Start learning with our library of video tutorials taught by experts. Get started
Viewers: in countries Watching now:
Adobe Photoshop is more than just an image editing application—it is a foundational staple in all the visual arts, from print design, to photography, to web design, to motion graphics and 3D graphics. In this course, Adobe Certified Instructor Chad Perkins covers the basics of Photoshop. Learn about the components of visual images, making selections, color correcting, fixing images, outputting images, and much more. This course uses Photoshop CS6, but the information presented is applicable to all versions of the application.
Once you understand the fundamental concept of pixels, then you're ready to move on and look at the equally fundamental concept of resolution. So here in Photoshop, I have my image, and I'm going to go to the Image menu at the top. And I'm going to Choose Image Size. So again, the Image menu > Image Size. This is a very important little area of the program. Here's, what, in a nutshell what's going on here. Photoshop is giving us the basic information about our image, and also allowing us to make some changes.
So we can see here in pixels what our image is. It's 861 pixels wide, and 628 pixels high. We also see the document size in width and height in terms of inches, and the key here is resolution, that's the magic number here. And basically what resolution means, is how tiny pixels are or more specifically how many pixels can you fit in an inch? Now the default for all screen displays if your going to go out to a mobile device or a TV screen website the default resolution you want to use is 72 pixels per inch.
Now this is not sufficient if you were going to print. For print you would want a resolution of 300 pixels per inch. So when we look at this image it says by default that the width is about 12 inches and the height is about nine inches almost, eight and a half we'll say. And so we might say great that's a big size. But if we were to print this, it would look terrible because the resolution is only 72 pixels per inch. The squares, the little squares here, the pixels that make up this image would be far too big and it would just look terrible.
So we could then take the resolution to 300 pixels per inch. That's great, right? It made our width and our height get way bigger. And now we can print it, correct? Well not really, and the reason why that won't really work is because Photoshop would be stretching this and adding more pixels in. But it's not going to be clear and sharp as it would have been had you had it at its original size so, it would be like blowing it up. It would definitely get softer and lose some of its clarity. So, I'm going to take the resolution back to 72 pixels per inch. What I'm going to do is uncheck Resample image.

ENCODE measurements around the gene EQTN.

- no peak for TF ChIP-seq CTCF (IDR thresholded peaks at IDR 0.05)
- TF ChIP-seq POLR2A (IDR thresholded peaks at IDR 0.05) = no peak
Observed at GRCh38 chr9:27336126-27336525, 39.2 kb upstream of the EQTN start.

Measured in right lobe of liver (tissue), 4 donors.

Resample image gives Photoshop permission to scale up or scale down your image and we don't want to do that. So I'm going to keep my resolution, or actually I'm going to change it to 300, but making sure that resample image is unchecked. So when we do that, because Photoshop does not permission to resize our image, it's just changing the resolution, it changes the inches so that actually the width, the true width and height for this image if we were going to print is only a meager 2.87 inches by two inches. So if we were going to print this image, this is the best we could get it to look or this is the biggest we could get the image to print and still look good. Now I'm actually going to reset this dialog box. I want to basically clear out all my settings.
I have kind of fill with a lot of stuff here. I don't actually have to close this and open it back up again, if I hold the Option key on the Mac or the Alt key on the PC, we get a little magic secret here. Watch the Cancel button. If I hold the Option key, or the Alt key on the PC, it turns into a Reset button. So I'm going to go ahead and click Reset, Reset all of my settings here. And one other thing that I wanted to show you that I use all the time, is, right here where it says inches. These are basically units of measurements. We have points and picas and centimeters and stuff.
But a real cool one is percent. So often times what I'll say is well, I actually want this image to be half-size, I might want to put a version of it on the web, and so maybe I'll make this 50%, Resample the image and now my image is a much smaller 431 pixels by 310 pixels. So, that's another thing that you can use, and then once you're ready, you can go ahead and click OK, and we'll notice that Photoshop then shrinks our image to half of the size. Understanding image resolution, especially as it pertains to print resolution, can be a tricky subject. But it's really important that you are aware of that dialog box, so that if you are to print, or even if you are to save for the web you don't have any sudden changes that kind of throw you for a loop.
There are currently no FAQs about Up and Running with Photoshop CS6.
Access exercise files from a button right under the course name.
Search within course videos and transcripts, and jump right to the results.
Remove icons showing you already watched videos if you want to start over.
Make the video wide, narrow, full-screen, or pop the player out of the page into its own window.
Click on text in the transcript to jump to that spot in the video. As the video plays, the relevant spot in the transcript will be highlighted.